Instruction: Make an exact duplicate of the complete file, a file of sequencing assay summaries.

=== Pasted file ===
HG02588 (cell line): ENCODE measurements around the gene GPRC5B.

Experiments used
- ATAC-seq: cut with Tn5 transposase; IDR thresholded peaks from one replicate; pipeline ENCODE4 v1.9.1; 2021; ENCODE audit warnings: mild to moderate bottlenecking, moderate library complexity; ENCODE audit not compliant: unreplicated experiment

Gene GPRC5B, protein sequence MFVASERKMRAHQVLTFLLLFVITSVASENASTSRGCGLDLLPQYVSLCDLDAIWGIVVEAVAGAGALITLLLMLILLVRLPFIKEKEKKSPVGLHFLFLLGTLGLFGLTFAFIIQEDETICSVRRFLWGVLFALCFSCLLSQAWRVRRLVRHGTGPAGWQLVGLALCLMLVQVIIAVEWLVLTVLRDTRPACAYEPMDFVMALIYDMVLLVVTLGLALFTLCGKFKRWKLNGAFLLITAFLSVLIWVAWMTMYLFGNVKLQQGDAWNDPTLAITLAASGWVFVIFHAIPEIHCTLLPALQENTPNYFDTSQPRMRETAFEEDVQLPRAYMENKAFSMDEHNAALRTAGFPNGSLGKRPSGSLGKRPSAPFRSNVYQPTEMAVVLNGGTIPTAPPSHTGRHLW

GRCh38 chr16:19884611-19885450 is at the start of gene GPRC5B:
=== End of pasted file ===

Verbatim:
HG02588 (cell line): ENCODE measurements around the gene GPRC5B.

Experiments used
- ATAC-seq: cut with Tn5 transposase; IDR thresholded peaks from one replicate; pipeline ENCODE4 v1.9.1; 2021; ENCODE audit warnings: mild to moderate bottlenecking, moderate library complexity; ENCODE audit not compliant: unreplicated experiment

Gene GPRC5B, protein sequence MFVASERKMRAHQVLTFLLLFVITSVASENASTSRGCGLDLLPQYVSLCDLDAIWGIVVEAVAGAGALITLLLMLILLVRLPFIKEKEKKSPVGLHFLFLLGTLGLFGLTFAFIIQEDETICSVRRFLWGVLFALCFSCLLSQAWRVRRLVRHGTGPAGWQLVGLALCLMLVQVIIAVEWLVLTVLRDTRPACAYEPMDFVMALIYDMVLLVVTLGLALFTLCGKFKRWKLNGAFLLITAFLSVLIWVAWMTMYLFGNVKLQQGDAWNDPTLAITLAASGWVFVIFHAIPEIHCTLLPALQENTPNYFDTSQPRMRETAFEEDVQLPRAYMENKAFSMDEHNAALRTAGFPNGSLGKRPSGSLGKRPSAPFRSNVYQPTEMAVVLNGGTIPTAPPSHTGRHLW

GRCh38 chr16:19884611-19885450 is at the start of gene GPRC5B: